Migrants arrested in Moscow raids
Police in Russia have arrested more than 1,200 people in a raid targeting migrants after major riots in Moscow.
The "preventative raid" targeted workers at a vegetable warehouse, which was attacked by demonstrators on Sunday, Russian news agencies reported.
Angry protesters overran the market searching for migrant workers.
The rioting began during a protest over the killing of an ethnic Russian man on Thursday, allegedly by a Muslim migrant from the North Caucasus.
Ethnic Russian Yegor Shcherbakov, 25, was killed in front of his girlfriend in the capital's Biryulyovo district.
These figures are astonishing: more than 1,200 migrant workers detained at a wholesale vegetable market.
It shows how worried the Russian authorities are by Sunday's explosion of anger on the streets of Moscow; the police clearly want to convince Muscovites they take the grievances of local residents seriously and will crack down hard on illegal migrant workers.
Hence Monday's powerful images on Russian TV of detainees lined up against a fence with their hands tied behind their backs.
But dramatic police raids will do little to ease the tension that is growing in parts of the Russian capital between ethnic Russians, and people from the Caucasus region and some former Soviet republics.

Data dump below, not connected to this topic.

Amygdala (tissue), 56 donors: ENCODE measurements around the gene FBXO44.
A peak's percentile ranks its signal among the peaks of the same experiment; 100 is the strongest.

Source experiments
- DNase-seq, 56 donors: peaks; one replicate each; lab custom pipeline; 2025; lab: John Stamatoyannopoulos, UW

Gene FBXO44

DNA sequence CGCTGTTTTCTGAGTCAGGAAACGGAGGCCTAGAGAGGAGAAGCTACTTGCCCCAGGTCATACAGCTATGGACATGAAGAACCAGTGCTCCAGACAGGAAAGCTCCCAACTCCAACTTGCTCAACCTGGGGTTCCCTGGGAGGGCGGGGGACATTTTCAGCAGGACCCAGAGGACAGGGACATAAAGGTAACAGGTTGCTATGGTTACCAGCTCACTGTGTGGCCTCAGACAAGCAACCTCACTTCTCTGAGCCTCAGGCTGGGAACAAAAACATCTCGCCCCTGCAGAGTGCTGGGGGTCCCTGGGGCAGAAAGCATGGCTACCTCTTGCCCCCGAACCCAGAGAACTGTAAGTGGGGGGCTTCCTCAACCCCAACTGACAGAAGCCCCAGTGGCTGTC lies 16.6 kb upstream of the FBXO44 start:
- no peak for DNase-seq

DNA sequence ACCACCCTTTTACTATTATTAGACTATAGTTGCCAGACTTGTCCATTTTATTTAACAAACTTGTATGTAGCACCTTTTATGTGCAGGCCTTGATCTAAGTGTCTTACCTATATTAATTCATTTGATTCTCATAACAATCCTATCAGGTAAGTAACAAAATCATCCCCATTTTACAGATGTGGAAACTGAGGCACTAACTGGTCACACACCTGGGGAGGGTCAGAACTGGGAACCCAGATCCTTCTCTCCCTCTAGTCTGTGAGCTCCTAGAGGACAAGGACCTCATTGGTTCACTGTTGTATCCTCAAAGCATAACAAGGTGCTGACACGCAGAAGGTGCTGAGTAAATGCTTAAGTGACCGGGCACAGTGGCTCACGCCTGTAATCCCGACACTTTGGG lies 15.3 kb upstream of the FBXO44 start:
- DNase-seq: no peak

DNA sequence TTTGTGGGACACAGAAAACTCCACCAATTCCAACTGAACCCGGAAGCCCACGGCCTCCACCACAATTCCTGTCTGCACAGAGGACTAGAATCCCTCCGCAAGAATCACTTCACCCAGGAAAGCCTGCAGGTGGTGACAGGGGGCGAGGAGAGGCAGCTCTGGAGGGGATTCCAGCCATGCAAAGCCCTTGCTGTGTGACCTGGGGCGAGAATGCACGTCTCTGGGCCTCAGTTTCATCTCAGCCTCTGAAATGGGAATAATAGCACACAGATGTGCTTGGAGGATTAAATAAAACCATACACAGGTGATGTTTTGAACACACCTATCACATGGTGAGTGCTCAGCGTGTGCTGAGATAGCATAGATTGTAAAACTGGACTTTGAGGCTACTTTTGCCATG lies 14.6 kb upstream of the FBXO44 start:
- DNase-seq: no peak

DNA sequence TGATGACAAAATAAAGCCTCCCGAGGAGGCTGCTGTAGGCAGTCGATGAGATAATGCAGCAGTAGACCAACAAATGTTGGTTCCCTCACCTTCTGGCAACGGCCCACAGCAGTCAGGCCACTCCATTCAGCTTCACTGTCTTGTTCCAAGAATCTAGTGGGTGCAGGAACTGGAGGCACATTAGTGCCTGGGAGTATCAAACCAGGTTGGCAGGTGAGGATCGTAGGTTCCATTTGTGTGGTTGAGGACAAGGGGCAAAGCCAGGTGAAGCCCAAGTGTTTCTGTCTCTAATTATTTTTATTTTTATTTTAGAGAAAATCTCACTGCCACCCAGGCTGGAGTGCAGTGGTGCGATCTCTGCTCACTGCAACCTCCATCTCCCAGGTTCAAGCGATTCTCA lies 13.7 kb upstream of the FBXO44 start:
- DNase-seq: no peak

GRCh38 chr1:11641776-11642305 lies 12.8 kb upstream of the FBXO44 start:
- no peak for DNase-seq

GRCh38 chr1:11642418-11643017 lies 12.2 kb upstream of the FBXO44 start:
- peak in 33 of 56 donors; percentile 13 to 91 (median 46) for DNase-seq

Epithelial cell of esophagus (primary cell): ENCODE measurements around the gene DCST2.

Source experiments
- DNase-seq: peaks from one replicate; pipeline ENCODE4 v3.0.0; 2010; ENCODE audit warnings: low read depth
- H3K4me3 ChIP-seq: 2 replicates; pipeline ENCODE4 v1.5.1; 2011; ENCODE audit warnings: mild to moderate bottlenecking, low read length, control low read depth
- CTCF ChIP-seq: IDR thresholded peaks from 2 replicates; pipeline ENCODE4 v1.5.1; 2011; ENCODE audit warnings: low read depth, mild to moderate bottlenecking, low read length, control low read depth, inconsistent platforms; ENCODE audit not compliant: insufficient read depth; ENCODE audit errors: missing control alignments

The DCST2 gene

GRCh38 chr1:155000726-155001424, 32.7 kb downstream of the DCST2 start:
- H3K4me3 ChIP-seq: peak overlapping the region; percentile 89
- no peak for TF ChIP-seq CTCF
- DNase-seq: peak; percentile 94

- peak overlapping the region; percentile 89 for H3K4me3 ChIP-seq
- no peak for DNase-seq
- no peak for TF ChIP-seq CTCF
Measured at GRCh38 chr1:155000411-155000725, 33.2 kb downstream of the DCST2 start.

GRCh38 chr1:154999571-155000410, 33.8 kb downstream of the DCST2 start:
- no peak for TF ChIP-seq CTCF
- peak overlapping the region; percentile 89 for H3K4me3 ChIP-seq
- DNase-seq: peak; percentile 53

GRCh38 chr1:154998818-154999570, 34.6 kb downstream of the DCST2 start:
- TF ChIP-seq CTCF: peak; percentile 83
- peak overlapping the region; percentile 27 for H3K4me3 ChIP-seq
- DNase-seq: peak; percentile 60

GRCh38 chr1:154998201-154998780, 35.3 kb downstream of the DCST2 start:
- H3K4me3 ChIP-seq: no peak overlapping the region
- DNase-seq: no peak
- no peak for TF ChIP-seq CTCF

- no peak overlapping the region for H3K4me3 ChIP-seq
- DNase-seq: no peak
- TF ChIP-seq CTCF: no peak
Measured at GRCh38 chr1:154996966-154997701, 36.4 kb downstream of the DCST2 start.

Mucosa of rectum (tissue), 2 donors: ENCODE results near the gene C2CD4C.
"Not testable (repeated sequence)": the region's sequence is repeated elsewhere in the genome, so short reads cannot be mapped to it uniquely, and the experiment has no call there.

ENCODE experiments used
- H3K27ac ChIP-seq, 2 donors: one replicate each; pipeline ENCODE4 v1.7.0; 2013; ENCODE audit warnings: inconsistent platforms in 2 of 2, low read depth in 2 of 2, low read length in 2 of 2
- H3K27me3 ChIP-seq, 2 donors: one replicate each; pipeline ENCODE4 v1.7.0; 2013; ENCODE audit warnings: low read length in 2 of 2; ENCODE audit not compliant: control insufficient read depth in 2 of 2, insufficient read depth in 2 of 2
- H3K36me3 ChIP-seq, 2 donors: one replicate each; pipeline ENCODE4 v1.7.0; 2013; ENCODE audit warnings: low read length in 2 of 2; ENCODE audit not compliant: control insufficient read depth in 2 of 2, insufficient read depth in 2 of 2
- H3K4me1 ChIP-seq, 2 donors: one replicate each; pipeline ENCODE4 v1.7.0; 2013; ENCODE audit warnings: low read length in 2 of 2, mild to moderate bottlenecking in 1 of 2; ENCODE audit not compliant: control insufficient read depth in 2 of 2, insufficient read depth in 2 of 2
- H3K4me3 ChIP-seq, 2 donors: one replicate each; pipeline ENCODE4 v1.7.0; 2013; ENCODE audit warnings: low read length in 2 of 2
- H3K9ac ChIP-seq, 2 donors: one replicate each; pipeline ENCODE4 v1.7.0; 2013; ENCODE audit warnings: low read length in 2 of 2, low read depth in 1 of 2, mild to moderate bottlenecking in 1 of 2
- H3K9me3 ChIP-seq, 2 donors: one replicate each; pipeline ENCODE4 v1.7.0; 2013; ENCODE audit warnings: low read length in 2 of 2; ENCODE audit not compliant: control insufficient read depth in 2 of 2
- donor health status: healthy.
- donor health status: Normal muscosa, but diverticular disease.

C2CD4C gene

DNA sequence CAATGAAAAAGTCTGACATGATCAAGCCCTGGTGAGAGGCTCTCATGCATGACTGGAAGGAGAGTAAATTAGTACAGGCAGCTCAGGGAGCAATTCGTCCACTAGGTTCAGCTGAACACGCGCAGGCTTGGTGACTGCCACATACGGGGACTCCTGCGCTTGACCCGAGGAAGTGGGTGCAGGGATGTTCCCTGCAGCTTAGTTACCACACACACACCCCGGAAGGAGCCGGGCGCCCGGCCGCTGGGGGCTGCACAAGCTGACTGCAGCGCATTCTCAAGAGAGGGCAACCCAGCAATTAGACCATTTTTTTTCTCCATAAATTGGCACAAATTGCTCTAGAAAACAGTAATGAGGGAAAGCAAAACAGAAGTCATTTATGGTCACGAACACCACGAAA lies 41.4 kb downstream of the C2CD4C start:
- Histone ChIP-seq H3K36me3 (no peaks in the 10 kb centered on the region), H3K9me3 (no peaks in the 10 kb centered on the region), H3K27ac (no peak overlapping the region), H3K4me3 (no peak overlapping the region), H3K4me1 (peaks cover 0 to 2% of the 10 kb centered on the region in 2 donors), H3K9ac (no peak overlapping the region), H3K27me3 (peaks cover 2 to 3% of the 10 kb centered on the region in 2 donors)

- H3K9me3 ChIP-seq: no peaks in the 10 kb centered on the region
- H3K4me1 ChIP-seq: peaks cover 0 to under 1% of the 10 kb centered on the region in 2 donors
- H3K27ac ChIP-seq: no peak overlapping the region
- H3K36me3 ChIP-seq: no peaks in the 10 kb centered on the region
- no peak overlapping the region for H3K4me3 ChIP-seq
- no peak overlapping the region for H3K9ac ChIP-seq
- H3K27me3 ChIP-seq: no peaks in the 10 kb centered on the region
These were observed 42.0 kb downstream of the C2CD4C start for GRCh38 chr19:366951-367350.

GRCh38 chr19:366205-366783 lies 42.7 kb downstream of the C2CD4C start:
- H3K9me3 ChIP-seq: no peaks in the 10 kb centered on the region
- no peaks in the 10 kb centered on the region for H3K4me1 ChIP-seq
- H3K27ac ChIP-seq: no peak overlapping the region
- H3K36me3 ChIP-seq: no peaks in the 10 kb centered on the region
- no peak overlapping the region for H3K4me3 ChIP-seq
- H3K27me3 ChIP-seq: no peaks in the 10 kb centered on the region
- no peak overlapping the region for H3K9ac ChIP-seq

Police have released a security camera photo of the suspect, but have not identified him.
Media said the image suggested the man was of "non-Slavic appearance", leading nationalists to conclude the killer was a Muslim migrant from the Russian North Caucasus.
Some 380 people were detained during the rioting that began on Sunday, but most have been released without charge.
It is unclear what charges, if any, those detained in Monday's raid against migrants in the vegetable warehouse would face, RIA Novosti reported. Police were quoted as saying that they were investigating "involvement in criminal activity", without elaborating.
Immigration and internal migration were among the main issues in Moscow's recent mayoral election, which was won by Sergei Sobyanin.
The BBC's Steve Rosenberg in Moscow says the violence reflects Russian nationalism, and the growing tension between ethnic Russians and migrants from the Caucasus region and from former Soviet republics.